Morning Prayer at 8 am in Parish Center Chapel; Blessing of the Easter Foods at 2 pm in Church; Easter Vigil at 8 pm, during which we will welcome the newly initiated into the community. Guest presider will be Bishop Timothy C. Senior, Auxiliary Bishop of Philadelphia. The Vigil takes the place of the regular 5:15 pm Vigil Mass.


    Masses according to regular Sunday Schedule (7 am, 9 am, 11 am). There is no 1 pm Spanish Mass.

  “They saw . . . and believed.”


2016 Tax Contribution Statements NOW AVAILABLE

E-mails have been sent with the 2016 year end statements to those parishioners with a current e-mail address in the parishioner database. Parishioners may also call the Parish Center office between 9-4 on Monday through Friday and a printed copy can be mailed to your home or you can pick it up at the Parish Center after Mass on Sundays.

Sunday Scriptural Reflection – 4th Sunday of Lent:

Dispelling Blindness: Seeing in the Light of Christ 

A reflection from Julian Paparella, Salt & Light Foundation

     It can be difficult to imagine what life would be like if we were born blind. How would we function? How would we perceive the world? But is physical blindness the only form of blindness? Is it the worst form of blindness?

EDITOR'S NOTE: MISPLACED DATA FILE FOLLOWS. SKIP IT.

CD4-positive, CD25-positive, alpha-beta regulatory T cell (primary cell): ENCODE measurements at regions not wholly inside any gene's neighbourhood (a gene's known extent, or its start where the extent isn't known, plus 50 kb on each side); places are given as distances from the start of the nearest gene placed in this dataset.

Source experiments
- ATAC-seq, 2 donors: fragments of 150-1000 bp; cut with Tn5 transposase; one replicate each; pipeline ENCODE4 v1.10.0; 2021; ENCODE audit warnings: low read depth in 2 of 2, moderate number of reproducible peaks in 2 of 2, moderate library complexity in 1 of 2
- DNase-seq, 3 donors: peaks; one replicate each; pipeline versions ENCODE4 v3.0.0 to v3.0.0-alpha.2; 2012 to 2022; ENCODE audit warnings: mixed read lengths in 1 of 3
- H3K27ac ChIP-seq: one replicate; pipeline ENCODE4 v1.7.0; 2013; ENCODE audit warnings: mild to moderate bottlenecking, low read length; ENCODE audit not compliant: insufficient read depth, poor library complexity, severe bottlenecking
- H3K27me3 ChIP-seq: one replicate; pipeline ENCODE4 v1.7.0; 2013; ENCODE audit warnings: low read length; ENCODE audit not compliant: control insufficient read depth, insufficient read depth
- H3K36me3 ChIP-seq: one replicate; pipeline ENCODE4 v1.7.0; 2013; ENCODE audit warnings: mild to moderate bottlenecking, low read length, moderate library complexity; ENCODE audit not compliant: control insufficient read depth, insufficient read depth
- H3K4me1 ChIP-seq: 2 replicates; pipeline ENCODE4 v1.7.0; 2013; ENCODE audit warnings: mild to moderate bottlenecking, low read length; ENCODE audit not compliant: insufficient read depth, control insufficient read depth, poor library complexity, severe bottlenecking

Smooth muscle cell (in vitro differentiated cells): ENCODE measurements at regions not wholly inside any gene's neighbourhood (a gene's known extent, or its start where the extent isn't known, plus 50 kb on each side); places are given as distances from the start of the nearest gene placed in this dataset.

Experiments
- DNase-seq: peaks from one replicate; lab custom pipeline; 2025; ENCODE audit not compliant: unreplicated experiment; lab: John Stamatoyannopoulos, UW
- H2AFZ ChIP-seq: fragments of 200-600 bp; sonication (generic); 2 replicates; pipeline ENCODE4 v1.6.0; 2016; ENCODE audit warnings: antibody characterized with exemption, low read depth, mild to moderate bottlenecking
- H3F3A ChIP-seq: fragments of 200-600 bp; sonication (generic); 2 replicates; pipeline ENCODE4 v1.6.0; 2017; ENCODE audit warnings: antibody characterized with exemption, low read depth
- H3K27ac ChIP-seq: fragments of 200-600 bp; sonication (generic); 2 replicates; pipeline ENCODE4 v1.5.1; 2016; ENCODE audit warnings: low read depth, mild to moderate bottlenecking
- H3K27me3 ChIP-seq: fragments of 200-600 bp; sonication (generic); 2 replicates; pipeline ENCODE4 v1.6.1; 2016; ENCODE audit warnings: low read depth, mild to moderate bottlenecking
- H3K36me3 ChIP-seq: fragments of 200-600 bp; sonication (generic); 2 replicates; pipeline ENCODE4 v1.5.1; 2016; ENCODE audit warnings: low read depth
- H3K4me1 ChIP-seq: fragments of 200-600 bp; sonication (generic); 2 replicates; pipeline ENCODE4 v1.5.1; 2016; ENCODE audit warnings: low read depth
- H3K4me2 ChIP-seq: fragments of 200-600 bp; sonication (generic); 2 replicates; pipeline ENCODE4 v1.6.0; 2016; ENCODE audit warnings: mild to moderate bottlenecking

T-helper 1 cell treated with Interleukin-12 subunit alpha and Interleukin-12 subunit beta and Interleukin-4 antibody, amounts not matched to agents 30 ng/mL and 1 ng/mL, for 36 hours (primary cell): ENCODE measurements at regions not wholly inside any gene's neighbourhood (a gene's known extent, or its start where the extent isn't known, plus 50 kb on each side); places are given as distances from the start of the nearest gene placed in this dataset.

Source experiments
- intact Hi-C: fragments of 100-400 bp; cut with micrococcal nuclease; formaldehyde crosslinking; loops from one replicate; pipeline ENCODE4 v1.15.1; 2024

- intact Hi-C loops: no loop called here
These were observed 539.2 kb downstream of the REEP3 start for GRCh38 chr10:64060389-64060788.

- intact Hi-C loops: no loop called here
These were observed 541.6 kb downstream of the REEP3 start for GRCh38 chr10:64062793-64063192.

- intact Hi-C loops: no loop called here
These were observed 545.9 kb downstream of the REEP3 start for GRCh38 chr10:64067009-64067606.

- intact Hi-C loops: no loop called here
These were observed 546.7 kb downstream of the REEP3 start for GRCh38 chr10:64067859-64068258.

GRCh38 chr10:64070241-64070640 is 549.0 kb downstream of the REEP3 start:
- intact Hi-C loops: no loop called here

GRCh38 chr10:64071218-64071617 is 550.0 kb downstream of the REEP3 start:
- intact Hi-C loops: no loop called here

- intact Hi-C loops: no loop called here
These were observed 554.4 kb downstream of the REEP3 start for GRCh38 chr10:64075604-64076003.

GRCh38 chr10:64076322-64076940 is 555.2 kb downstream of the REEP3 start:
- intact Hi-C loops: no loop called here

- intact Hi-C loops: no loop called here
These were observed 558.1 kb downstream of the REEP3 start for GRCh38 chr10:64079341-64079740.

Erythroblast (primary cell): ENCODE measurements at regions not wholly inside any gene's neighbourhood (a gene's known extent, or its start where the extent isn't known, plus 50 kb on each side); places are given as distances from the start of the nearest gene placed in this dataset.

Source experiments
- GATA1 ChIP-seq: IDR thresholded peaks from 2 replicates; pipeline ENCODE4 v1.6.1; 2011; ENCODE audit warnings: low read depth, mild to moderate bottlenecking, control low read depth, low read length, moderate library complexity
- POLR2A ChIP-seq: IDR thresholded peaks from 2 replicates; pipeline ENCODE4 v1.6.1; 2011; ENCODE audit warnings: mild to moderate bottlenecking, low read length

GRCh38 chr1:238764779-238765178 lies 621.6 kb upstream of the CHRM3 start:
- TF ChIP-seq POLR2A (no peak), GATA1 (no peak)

The Fourth Sunday of Lent shows us otherwise. We are presented with the Gospel of the poor man born blind (John 9:1-41). The drama unfolds as Jesus arrives on the scene and is immediately interrogated by the Pharisees. In typical Pharisee fashion they ask, “Whose sin caused the man to be born blind – his own or his parents’?” Neither, Jesus responds. Rather, it is so that God’s power can be manifested through him. Jesus concludes, “I am the light of the world.” He then spits on the ground, makes some clay, places it on the man’s eyes, and sends him to wash in the Pool of Siloam. Miraculously the man returns, able to see. 

     His neighbors are skeptical, “How could this be?” The man simply replies, “The man called Jesus made clay and anointed my eyes, and told me, ‘Go to Siloam and wash.’ So I went there and washed and was able to see.” Unconvinced, they take him back to the Pharisees. There he recounts once more what Jesus did for him. Their strategy is to discredit Jesus as a sinner. A back-and-forth ensues in which even the man’s parents are questioned as to whether he was truly born blind. Doubt upon doubt upon doubt.